For decades, the choice has been among relational databases from a variety of vendors, but that era is ending, argues Neo Technology CEO Emil Eifrem. Relational databases are no longer the default choice. Instead, Eifrem says, your data management choice will hinge on one question: What is the shape of your data?
“They were all the same type of database,” Eifrem says in a recent ZDNet article. “But that era has gone forever and it will never come back because data is just so big and so irregularly shaped now that you're always going to be able to get a hundred times improvement, a thousand times improvement, a million times improvement if you get a data technology that is shaped like the shape of your data.”
This talk of ‘data shapes’ is common lingo for those familiar with graph databases, which is what Neo Technology produces. What makes graph databases useful is structure — the data’s structure, according to president and founder of Open Software Integrators Andrew C. Oliver.
Ironically, graph databases let you put the relationships — specifically, the “distance” of relationships — back in the equation.
“Relationships matter as much as, if not more than, the data itself,” Oliver explained in an InfoWorld column. “By using the RDBMS for everything over the last few decades, the industry has done the equivalent of using a list for every data structure. You wouldn't use only one data structure for every type of data in memory, why would you do that just because you're storing the data?”
Whereas relationship databases are table-based, graph databases use nodes, properties and edges to store data. It’s more like the human brain, according to CMS Wire, and that allows you to create a graph of connections among people, objects and data.
That’s also what makes them particularly useful for data-driven decision makers. It’s easier to explore causalities and look for patterns of behavior. That, in turn, makes it possible to make informed predictions about people’s actions — regardless of whether that person is a customer, a fraudster, a terrorist or a hacker.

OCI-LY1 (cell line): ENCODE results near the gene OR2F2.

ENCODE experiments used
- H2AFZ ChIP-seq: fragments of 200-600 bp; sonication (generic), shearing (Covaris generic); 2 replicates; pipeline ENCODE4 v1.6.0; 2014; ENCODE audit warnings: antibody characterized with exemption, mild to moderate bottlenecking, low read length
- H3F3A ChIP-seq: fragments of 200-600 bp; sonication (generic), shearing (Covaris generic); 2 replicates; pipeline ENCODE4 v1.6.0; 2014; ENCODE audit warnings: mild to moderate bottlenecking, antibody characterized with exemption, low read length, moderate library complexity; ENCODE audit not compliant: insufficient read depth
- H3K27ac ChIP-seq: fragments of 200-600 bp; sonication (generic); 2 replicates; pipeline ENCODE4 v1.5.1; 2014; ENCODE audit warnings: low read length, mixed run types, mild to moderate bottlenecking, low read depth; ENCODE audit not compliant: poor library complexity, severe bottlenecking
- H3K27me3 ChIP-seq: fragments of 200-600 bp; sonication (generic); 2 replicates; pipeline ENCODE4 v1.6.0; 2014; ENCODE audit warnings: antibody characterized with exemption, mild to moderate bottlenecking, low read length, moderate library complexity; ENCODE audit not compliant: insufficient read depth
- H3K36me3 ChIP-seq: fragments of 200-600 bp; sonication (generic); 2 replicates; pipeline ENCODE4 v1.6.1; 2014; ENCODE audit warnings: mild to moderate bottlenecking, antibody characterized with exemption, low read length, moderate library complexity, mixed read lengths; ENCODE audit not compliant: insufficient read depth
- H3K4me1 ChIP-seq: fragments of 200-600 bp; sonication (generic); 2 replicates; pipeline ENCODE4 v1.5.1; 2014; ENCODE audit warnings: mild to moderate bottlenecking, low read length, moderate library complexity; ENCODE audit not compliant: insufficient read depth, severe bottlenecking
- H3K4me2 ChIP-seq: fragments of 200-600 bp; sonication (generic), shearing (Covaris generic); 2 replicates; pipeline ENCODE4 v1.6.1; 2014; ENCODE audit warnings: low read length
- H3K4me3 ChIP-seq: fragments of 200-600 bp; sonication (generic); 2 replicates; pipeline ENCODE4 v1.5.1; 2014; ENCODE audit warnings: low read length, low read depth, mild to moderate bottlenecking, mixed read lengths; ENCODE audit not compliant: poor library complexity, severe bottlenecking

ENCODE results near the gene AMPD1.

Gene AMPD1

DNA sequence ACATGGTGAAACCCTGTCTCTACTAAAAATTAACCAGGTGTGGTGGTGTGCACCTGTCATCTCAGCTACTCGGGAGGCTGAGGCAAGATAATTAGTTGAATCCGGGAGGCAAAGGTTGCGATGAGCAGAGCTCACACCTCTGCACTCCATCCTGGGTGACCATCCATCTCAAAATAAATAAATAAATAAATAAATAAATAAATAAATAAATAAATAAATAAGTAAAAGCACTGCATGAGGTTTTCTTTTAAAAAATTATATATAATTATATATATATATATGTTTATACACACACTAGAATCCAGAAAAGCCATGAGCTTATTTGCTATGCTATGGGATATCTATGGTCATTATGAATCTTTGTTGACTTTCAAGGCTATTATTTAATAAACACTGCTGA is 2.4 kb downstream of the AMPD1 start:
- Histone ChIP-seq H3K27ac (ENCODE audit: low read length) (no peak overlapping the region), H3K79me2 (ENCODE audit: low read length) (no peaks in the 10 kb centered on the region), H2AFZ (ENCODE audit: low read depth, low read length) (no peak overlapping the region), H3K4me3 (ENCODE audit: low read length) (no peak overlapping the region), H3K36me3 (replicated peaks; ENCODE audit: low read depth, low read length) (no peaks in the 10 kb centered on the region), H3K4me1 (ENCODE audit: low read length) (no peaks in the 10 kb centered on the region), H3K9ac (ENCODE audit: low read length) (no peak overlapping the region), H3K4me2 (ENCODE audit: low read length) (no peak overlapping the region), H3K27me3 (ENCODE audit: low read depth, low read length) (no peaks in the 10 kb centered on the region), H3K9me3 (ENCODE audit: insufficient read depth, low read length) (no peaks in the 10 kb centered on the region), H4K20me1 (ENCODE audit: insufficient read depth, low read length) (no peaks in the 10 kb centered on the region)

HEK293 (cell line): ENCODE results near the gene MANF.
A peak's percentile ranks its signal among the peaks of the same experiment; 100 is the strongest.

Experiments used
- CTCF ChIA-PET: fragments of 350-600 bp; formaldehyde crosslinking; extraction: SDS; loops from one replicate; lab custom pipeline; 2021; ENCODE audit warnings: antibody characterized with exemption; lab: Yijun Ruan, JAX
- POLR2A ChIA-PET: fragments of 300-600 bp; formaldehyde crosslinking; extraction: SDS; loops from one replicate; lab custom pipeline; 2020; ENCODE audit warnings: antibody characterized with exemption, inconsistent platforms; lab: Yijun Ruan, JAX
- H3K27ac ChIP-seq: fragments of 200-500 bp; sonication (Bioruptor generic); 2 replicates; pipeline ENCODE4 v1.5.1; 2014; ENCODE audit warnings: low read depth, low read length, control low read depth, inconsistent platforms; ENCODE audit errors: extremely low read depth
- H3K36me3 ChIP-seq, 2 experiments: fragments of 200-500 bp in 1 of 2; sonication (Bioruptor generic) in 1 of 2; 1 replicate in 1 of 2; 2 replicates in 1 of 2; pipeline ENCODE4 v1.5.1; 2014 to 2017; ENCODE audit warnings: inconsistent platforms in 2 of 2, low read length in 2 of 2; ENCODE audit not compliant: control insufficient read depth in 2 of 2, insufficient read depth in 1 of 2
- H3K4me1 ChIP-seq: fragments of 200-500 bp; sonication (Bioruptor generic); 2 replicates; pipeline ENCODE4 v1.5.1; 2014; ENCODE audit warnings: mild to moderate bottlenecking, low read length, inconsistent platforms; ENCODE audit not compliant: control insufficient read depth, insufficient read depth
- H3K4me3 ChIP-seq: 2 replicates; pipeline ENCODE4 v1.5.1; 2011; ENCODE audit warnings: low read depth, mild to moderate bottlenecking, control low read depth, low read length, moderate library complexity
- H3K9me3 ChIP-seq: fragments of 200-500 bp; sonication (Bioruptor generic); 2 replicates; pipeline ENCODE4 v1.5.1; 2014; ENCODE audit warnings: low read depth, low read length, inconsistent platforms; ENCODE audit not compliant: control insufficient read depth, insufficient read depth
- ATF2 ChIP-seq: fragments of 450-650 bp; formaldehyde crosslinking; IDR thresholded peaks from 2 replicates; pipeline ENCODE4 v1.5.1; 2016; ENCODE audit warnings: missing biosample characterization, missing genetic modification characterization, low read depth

- What happened
- Why it happened
- What you should do about it
- What’s going to happen if you don’t act
On a more practical level, graph databases also require much less code work, which Oliver says can decrease turn-around time and software bugs.
While Datanami calls Neo Technology the “undisputed giant” in graph databases, a recent article lists other players:
Open Source Solutions:
- Titan, a distributed transactional graph database
- Apache Giraph, which runs on Hadoop and uses MapReduce to process data
- GraphX, which is included with Apache Spark and comes preloaded with algorithms
- Neo4j by Neo Technology
- SPARQLverse by SPARQLcity
- Cray, a YarcData appliance that ships with a graph
- Sparksee (formerly DEX), which was developed by Polytechnic University of Catalonia and is being commercialized by Sparsity Technologies
There are also hybrid NoSQL databases with graph-like capabilities such as MarkLogic, Arango-DB and Sqrrl, the article notes.
Graph databases, NoSQL solutions and Hadoop-based solutions create more infrastructure options to support different data analytics needs. Hence, Eifrem says, it’s misleading for anyone to contend that one database can solve all your data problems. Instead, it will be up to data architects to determine when to use old-school relational databases or choose one of the newer options.
“None of these new databases is horizontally better than any one of the others,” Eifrem told ZDNet. “But the really interesting question is not, 'Is this one faster than the other?' but 'In what situations are they used?' — and that comes down to the shape of the data.”
Loraine Lawson is a veteran technology reporter and blogger. She currently writes the Integration blog for IT Business Edge, which covers all aspects of integration technology, including data governance and best practices. She has also covered IT/Business Alignment and IT Security for IT Business Edge. Before becoming a freelance writer, Lawson worked at TechRepublic as a site editor and writer, covering mobile, IT management, IT security and other technology trends. Previously, she was a webmaster at the Kentucky Transportation Cabinet and a newspaper journalist. Follow Lawson at Google+ and on Twitter.